Monthly Archives: February 2015

Friday Update – 27 February 2015

This week I highlight the second phase of the Shanghai Maths Teacher Exchange and a new scheme to boost middle management in challenging schools.

SECOND PHASE OF SHANGHAI MATHS TEACHER EXCHANGE BEGINS
Back in July last year I reported that the North Tyneside Learning Trust was confirmed as 1 of 32 schools and academy trusts leading new Maths hubs across England funded by the Department for Education, and co-ordinated by the National Centre for Excellence in the Teaching of Mathematics.

In November 2 primary school teachers from Shanghai visited North Tyneside for a three week period teaching maths at Benton Dene Primary School. A second group of Shanghai’s top teachers arrive in England this week to share their world-class approach to maths teaching and help further raise standards in the subject.

English teachers are reporting that techniques introduced by their Shanghai colleagues – such as spending longer on topics before moving on and ‘teaching to the top’ through whole-class teaching – have already had a positive impact in their schools. The exchange has encouraged teachers to change the way they approach lesson planning to develop a deep understanding and fluency in mathematics.

A further phase of the exchange is set to take place in the autumn and spring terms of the 2015 – 2016 academic year focusing on secondary maths teaching.

 
NEW SCHEME TO BOOST MIDDLE MANAGEMENT IN CHALLENGING SCHOOLS
Schools Minister David Laws announced yesterday that 100 exceptional middle leaders will be placed in some of the most challenging schools across England in a move to raise standards and improve the quality of teaching and subject leadership.

The secondment programme will invite up to 100 ‘outstanding’ middle leaders – such as heads of department, subject or year group heads to apply to spend a year in underperforming schools, including those in deprived, coastal and rural areas. The 1 year scheme will enable schools which face some of the greatest challenges to benefit from the skills, expertise and knowledge of strong middle leadership to help raise attainment. It will also provide an important professional development opportunity for participants with a view to training the excellent school leaders of the future.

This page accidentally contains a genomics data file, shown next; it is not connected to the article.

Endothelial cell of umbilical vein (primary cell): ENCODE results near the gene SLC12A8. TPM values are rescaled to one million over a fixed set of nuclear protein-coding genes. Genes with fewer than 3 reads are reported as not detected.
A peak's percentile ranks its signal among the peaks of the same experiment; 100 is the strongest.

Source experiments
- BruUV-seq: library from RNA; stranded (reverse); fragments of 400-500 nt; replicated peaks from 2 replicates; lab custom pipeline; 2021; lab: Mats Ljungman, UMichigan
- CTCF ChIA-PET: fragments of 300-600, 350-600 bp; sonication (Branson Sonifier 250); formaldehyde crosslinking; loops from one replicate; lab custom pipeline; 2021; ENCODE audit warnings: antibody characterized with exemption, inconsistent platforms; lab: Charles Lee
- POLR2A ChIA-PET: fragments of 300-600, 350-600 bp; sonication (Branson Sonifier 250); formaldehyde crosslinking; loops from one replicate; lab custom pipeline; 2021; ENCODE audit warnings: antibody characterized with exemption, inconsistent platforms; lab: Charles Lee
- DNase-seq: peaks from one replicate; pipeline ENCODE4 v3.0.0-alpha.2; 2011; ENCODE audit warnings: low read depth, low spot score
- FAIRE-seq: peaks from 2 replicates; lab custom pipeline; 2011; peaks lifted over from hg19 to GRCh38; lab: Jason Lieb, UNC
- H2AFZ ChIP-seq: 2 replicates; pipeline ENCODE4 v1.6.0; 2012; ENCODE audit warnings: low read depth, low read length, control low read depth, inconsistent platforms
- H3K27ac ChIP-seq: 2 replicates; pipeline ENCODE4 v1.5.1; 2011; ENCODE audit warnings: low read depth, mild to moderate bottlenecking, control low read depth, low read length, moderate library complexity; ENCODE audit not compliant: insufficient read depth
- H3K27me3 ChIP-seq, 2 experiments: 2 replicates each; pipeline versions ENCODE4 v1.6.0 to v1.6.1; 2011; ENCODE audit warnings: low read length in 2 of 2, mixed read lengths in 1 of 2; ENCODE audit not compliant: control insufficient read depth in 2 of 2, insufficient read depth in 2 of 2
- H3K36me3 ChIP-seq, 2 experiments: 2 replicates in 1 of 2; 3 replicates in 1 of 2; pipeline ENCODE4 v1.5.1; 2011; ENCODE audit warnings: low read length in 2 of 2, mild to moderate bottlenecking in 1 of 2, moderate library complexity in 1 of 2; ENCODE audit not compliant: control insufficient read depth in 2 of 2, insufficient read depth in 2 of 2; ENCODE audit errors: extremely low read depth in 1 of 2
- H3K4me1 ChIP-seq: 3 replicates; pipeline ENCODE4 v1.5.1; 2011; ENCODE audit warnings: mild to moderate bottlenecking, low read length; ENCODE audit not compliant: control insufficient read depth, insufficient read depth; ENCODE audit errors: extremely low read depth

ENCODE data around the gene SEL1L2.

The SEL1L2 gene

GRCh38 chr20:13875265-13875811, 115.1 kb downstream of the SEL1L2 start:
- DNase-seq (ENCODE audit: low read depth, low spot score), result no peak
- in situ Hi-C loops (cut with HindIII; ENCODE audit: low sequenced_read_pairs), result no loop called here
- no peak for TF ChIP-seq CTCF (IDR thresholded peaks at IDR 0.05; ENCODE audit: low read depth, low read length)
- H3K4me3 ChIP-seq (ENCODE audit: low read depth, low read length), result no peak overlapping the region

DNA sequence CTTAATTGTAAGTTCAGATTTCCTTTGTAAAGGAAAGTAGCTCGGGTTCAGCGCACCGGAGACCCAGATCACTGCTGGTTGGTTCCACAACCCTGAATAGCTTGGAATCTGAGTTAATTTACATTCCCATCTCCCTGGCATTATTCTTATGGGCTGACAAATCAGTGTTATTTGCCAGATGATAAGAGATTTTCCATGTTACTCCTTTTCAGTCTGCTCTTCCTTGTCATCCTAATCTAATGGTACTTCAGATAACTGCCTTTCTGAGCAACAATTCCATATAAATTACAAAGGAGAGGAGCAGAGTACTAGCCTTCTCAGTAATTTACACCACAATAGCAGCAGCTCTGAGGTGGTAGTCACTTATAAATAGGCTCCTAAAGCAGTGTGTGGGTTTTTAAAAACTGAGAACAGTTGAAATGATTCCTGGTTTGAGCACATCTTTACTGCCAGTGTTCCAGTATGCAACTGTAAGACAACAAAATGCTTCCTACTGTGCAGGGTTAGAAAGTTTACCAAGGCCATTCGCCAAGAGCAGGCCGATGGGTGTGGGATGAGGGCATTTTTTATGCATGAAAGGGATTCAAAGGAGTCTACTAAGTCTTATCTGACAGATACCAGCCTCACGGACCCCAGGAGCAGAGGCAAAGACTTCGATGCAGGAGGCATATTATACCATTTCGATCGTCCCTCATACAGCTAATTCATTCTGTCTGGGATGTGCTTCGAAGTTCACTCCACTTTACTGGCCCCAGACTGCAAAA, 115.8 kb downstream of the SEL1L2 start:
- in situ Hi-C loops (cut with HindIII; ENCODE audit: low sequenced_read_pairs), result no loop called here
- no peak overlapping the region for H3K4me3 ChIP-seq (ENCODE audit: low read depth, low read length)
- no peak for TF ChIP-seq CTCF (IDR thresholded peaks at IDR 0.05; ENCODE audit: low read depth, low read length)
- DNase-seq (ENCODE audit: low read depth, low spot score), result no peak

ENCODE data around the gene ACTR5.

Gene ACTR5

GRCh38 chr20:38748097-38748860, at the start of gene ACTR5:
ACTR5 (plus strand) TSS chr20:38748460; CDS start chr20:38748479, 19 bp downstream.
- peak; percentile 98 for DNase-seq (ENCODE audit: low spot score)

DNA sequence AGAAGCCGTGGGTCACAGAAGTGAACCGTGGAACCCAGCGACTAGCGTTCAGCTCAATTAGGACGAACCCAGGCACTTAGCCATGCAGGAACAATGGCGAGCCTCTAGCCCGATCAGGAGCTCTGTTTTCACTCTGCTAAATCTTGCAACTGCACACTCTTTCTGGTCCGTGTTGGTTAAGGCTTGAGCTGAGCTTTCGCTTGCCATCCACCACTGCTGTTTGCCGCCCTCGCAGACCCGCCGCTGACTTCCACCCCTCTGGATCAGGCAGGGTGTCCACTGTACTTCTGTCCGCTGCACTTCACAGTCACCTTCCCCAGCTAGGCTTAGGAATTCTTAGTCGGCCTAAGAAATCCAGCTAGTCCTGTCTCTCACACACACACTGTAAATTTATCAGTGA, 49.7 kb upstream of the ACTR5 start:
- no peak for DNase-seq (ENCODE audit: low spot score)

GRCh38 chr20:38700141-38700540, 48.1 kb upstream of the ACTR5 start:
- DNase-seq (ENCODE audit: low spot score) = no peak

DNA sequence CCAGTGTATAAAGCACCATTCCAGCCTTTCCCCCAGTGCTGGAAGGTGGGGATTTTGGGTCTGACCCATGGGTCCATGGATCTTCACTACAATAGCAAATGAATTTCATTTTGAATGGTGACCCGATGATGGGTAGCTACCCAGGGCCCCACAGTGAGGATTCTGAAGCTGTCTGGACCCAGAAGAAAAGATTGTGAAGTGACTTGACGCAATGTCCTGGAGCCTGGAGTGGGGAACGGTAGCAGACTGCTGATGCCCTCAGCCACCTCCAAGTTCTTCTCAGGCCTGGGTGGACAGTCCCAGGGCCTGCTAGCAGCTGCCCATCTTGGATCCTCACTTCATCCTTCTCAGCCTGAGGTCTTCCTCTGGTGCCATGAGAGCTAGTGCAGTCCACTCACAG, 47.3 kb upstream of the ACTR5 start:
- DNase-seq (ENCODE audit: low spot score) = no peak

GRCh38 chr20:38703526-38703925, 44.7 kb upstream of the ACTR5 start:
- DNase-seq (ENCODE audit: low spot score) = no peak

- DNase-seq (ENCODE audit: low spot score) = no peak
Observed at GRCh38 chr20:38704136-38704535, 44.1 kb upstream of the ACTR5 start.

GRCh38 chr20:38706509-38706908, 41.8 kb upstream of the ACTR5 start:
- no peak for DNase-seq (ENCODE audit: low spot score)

Friday Update – 13 February 2015

This week I highlight calls for centralised records for Governors and publication of a model form and letter by the Department for Education which schools can send to parents about Early Years Pupil Premium funding.

CALLS FOR CENTRALISED RECORDS FOR ALL GOVERNORS
Following on from the Trojan Horse investigations and the Public Accounts Committee’s report into school oversight, there have been calls for the Department for Education (DfE) to maintain centralised records of details for all state school governors.

David Simmonds, Chairman of the Local Government Association’s Children and Young People board, warned that without records beyond individual schools it was difficult to see patterns of whether individuals had become governors in a number of different places.

The DfE has pointed out that from September 2014 Academies have been required to publish the register of interest for their trustees and members of local governing boards on their websites and such registers must include details of trusteeships or governor positions held at other educational positions, regardless of whether these carry a pecuniary interest.

Currently, the advice from the DfE is that maintained schools publish a full list of the governors on their website. As reported in a previous Update the DfE has also consulted on whether it should be mandatory for LA maintained schools to do this and it is expected that this would become a requirement from September 2015.

DEPARTMENT FOR EDUCATION EARLY YEARS PUPIL PREMIUM FORM AND LETTER FOR PARENTS
The Department for Education (DfE) has published a model form and letter for schools to send to parents about the Early Years Pupil Premium (EYPP). Schools with Early Years provision are responsible for identifying which of their pupils may be eligible for the EYPP and for passing that information on to their local authority. The model form aims to help schools identify which pupils are eligible for the EYPP, and the DfE recommends that schools ask all parents and guardians, regardless of family income or circumstances, to complete the form when they enrol their child. Schools can use the template letter to explain to parents what the EYPP is when you ask them to fill in the form. The completed form should then be shared with the local authority so they can run the necessary checks and make sure schools receive the EYPP funding they are entitled to.